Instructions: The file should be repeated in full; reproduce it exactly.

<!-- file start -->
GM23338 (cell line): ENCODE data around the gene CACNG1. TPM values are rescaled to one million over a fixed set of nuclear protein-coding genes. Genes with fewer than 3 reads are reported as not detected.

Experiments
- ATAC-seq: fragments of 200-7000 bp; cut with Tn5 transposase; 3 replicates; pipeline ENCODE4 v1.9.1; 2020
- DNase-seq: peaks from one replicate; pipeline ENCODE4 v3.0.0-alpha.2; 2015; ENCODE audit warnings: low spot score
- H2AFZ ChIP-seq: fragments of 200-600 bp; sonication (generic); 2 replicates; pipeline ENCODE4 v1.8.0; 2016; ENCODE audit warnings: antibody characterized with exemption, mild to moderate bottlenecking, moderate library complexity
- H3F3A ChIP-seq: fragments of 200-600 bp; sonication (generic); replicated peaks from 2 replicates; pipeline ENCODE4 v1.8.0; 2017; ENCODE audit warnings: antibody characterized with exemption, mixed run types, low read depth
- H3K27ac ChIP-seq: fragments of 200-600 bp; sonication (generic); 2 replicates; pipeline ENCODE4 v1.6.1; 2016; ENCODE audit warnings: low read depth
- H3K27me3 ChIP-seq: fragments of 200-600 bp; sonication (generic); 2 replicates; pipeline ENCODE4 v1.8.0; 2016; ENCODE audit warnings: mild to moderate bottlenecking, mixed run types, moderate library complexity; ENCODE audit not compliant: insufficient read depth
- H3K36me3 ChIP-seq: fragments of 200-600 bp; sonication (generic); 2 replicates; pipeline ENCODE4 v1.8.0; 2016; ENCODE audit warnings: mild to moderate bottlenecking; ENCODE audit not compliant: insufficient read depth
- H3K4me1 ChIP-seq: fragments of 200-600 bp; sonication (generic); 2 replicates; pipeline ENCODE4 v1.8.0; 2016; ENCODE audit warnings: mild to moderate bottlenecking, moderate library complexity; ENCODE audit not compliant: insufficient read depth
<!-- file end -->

GM23338 (cell line): ENCODE data around the gene CACNG1. TPM values are rescaled to one million over a fixed set of nuclear protein-coding genes. Genes with fewer than 3 reads are reported as not detected.

Experiments
- ATAC-seq: fragments of 200-7000 bp; cut with Tn5 transposase; 3 replicates; pipeline ENCODE4 v1.9.1; 2020
- DNase-seq: peaks from one replicate; pipeline ENCODE4 v3.0.0-alpha.2; 2015; ENCODE audit warnings: low spot score
- H2AFZ ChIP-seq: fragments of 200-600 bp; sonication (generic); 2 replicates; pipeline ENCODE4 v1.8.0; 2016; ENCODE audit warnings: antibody characterized with exemption, mild to moderate bottlenecking, moderate library complexity
- H3F3A ChIP-seq: fragments of 200-600 bp; sonication (generic); replicated peaks from 2 replicates; pipeline ENCODE4 v1.8.0; 2017; ENCODE audit warnings: antibody characterized with exemption, mixed run types, low read depth
- H3K27ac ChIP-seq: fragments of 200-600 bp; sonication (generic); 2 replicates; pipeline ENCODE4 v1.6.1; 2016; ENCODE audit warnings: low read depth
- H3K27me3 ChIP-seq: fragments of 200-600 bp; sonication (generic); 2 replicates; pipeline ENCODE4 v1.8.0; 2016; ENCODE audit warnings: mild to moderate bottlenecking, mixed run types, moderate library complexity; ENCODE audit not compliant: insufficient read depth
- H3K36me3 ChIP-seq: fragments of 200-600 bp; sonication (generic); 2 replicates; pipeline ENCODE4 v1.8.0; 2016; ENCODE audit warnings: mild to moderate bottlenecking; ENCODE audit not compliant: insufficient read depth
- H3K4me1 ChIP-seq: fragments of 200-600 bp; sonication (generic); 2 replicates; pipeline ENCODE4 v1.8.0; 2016; ENCODE audit warnings: mild to moderate bottlenecking, moderate library complexity; ENCODE audit not compliant: insufficient read depth